Baa is the second letter of the Arabic alphabet. Like the Alif, it’s basic shape is relatively simple. However, I found that many of the techniques and skills used to draw the baa are frequently reproduced in other letters. Therefore making the shape and form of the baa very important in improving my skills in Thuluth Arabic calligraphy.
The form of the “baa” is reproduced in many other letters of the Arabic Alphabet. It’s form is used as well for the “tā’ – ت” and “thā’ – ث”. Other letters also use various aspects of the baa. For instance, although there are differences in length, the beginning of the “hull” shape (let’s call it the “bow”) of the “nūn – ن”, “sīn – س” and “ṣād – ص” all make use of the same beginning as the baa. Therefore the baa, helps develop some basic skills that I have found invaluable in moving forward. The rest of the body of the baa (let’s call it the “hull” and the “stern”), are also invaluable skills in drawing the “fā’ – ف”, a certain form of the “kāf – ك”, and other letters that have a similar “hull and stern”.
The form of the baa
The baa can be divided into three distinct parts. I will keep to our boat analogy and I will refer to these as, the bow, the hull and the stern.
The bow of the baa is two noktahs down. It is drawn with a slight outward curve. Finally it ends somewhat point, ready to lead into the hull.
The hull in all is between 5 and 7 noktahs long, with the preferred length being around 6 noktahs. The first three noktahs of the hull are drawn diagonally with ever slight curve, making the hull slightly concave. The angle at the end of the first three noktahs is around 20 degrees.
The last part of the “hull” has a peculiarity in that it dips only slightly lower than the first part. It is also three noktahs long. But the “concave-ness” of the hull is increased. The deepest part of the “hull” is towards the beginning of the first noktah of the second part of the “hull”. After that point, there is a gradual curved rise. A noktah should fit snugly directly under the “bow” and the deepest part of the “hull”.
The last part is the “stern” is the final part of the baa. The line flows in one seamless movement from the second part of the hull. It rises almost straight up from the hull and ends with a slight pointy curve. Finally, it ends just below the starting point of the bow.
I practised baa quiet a lot when I started. It was the second letter I practised after the Alif. I practised it until I though I had reached a point where I thought that I could draw it in freehand. That is to say, I thought I no longer felt I needed the noktahs to guide my drawing of the baa.
How wrong I was!
In coming back to baa for this post I had to create some images to illustrate the form of the baa. I found it frustrating in that something I thought I had firmly secured needed so much touching up. In doing so, I realised a few points that now, with much more practice, I feel I’ve gained a little more insight that I can share with you.
Writing the “bow”
I found drawing the bow of the baa quiet hard for a particular reason. Although I didn’t have a problem with the shape and length of the “bow”, but I did find stopping in the right place a little hard. This is because it has to flow onto the first part of the “hull”. In segmenting the baa between the “bow” and the “hull”, restarting at the hull always felt like there was the risk of blotching, or starting at a bad angle.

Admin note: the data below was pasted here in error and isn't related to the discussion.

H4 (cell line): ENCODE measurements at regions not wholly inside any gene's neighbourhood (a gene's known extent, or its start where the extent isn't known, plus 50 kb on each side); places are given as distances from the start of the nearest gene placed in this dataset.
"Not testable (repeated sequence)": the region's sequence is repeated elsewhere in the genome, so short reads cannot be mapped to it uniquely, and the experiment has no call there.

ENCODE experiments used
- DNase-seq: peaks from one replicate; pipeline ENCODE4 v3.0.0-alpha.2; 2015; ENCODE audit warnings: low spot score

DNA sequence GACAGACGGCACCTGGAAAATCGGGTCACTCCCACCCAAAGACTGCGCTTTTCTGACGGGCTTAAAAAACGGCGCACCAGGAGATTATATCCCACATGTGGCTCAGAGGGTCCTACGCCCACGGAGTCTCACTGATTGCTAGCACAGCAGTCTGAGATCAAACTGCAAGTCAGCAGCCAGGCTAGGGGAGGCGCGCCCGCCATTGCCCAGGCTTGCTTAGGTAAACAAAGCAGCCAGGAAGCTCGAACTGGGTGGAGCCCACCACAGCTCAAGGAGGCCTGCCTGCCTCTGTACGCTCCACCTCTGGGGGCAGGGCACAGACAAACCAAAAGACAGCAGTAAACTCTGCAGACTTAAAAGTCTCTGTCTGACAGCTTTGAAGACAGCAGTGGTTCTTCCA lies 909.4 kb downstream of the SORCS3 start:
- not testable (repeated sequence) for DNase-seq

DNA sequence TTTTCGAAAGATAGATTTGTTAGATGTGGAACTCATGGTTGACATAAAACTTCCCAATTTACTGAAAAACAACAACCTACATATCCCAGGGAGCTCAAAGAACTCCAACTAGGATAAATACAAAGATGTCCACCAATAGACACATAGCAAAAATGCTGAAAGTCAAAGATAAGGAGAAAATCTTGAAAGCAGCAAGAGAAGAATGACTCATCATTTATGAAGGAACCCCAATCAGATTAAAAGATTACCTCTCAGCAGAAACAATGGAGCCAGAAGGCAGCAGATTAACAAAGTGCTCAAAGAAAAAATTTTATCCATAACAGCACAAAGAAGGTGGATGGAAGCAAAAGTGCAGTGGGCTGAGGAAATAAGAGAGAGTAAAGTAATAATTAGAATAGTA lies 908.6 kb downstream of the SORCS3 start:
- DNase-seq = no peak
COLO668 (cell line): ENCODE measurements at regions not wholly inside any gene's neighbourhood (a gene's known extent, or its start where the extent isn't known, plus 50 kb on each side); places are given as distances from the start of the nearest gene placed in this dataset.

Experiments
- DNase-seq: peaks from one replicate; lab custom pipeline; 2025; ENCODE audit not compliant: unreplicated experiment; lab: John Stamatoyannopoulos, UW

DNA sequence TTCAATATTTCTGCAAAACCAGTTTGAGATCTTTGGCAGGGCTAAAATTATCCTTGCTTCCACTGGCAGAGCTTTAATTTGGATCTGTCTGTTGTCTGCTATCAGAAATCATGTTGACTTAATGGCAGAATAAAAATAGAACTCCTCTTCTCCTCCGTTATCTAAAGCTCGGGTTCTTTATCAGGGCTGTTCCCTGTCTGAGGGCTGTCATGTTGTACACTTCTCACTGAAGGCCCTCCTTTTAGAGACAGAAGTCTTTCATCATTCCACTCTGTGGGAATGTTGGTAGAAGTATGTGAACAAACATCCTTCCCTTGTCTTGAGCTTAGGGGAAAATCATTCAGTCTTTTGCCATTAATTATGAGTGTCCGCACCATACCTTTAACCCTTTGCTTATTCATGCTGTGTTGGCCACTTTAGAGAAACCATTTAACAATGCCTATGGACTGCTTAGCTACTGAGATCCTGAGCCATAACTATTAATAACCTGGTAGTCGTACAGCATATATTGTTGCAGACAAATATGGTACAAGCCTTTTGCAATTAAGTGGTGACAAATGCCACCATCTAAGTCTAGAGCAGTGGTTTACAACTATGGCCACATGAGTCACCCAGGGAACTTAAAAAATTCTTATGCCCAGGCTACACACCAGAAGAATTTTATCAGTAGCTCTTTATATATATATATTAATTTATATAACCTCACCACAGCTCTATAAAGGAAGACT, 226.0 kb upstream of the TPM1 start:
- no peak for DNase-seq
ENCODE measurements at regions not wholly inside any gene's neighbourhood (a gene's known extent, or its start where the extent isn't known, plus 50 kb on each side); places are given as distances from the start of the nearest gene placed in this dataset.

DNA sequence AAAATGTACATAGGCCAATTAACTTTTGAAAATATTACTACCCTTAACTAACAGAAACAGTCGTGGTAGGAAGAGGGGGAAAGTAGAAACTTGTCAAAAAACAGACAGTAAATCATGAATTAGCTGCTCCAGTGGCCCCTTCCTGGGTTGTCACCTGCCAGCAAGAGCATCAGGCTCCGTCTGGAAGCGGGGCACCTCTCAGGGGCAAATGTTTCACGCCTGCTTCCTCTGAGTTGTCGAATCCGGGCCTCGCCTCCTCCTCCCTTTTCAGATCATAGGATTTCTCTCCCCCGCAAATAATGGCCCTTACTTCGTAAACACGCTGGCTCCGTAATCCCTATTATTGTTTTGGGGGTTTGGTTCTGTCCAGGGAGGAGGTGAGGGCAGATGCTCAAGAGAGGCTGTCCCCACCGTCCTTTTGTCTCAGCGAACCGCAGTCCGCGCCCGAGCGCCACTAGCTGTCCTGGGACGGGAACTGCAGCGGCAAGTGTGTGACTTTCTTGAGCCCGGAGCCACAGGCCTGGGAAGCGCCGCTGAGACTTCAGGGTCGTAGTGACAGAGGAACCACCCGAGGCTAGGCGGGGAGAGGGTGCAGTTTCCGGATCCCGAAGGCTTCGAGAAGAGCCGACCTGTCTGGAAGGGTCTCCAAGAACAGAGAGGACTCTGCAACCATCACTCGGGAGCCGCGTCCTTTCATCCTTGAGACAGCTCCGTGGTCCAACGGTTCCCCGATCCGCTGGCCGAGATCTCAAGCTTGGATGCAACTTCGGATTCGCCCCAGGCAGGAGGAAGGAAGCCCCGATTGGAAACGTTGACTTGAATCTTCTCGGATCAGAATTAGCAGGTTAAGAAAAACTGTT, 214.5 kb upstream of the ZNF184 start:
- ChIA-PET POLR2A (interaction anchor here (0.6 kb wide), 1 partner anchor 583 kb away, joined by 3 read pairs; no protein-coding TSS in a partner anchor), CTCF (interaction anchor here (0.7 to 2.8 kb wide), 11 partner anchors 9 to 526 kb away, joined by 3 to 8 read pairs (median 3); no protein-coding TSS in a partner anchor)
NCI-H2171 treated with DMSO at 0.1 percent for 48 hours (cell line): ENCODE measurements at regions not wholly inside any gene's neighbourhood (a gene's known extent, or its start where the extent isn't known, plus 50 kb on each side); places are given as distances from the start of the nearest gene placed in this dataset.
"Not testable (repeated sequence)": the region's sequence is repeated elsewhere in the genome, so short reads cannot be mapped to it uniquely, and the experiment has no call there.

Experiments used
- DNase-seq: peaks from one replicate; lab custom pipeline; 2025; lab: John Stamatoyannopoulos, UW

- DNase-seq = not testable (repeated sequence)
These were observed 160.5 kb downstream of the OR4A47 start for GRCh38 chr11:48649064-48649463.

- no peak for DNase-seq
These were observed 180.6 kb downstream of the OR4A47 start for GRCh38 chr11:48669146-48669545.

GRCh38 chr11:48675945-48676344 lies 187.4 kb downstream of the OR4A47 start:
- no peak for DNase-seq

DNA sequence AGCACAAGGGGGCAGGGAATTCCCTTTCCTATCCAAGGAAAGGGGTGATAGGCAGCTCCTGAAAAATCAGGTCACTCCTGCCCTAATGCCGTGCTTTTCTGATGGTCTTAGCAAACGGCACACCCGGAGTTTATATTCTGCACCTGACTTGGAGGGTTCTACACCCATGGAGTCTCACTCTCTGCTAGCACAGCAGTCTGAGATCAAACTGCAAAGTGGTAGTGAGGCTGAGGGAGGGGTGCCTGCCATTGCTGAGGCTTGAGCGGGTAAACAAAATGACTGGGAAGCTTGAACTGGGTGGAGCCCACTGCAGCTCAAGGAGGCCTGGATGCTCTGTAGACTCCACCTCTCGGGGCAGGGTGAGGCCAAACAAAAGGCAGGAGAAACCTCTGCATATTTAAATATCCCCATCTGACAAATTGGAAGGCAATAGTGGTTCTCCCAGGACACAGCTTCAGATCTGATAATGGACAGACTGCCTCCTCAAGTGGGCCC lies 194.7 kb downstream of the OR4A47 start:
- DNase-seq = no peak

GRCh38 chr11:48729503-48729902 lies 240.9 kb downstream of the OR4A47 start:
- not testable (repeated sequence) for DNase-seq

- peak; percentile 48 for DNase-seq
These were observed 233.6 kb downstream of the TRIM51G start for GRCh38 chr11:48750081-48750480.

I found no real way to work around this, but to practice over and over again. I had to draw the beginning bow, 2 noktahs down and then a little further. This “little further” would be where I’d connect the first part of the “hull”.
Writing the first part of the “hull”
The first part of the full, was also hard to draw. Getting the 20 degree angle is quiet hard to do when your just eyeballing it. Especially if the paper you draw on might move or turn as you right. When you eyeball the length of 3 noktahs it can be a challenge, but I found that it was easier. I think segmenting Arabic letters into two or three noktah segments makes it generally much easier to take on the letters correctly. I found that in order for the noktah under the full to fit in snugly, the angle and length had to be correct.
The last part of the “hull” and the “stern”
I found drawing the second part of the hull difficult because its hard not to dip too deep when drawing it. Also, I found that drawing a good looking curve quiet tough. Because the last part of the “hull” and the “stern” are drawn together, I found it easy to mess up. In particular, I found it easy to curve the stern too much. In that case you end up with a pointy stern that points inward in the baa, rather than somewhat upwards. Again, I think that only practice and conscious focus can keep you aware of it. And a lot of practice.
To end it all off, the “Baa”, although it seems is, is perhaps the first challenging letter of the Arabic Calligraphy in the thuluth script. Keep in mind that I said -first- (it gets harder!) Nonetheless, I think that getting right, helps build the skills to move on the next letter. In particular drawing the “bow”, getting a feel for the length of segments and properly ending a letter.
If you’d like to share your experiences with me, or ask for some help drawing the “Baa”, please feel free to reach out! You can ask for feedback, tips, or just share your own progress and experience. I’d be more than happy to give you my input!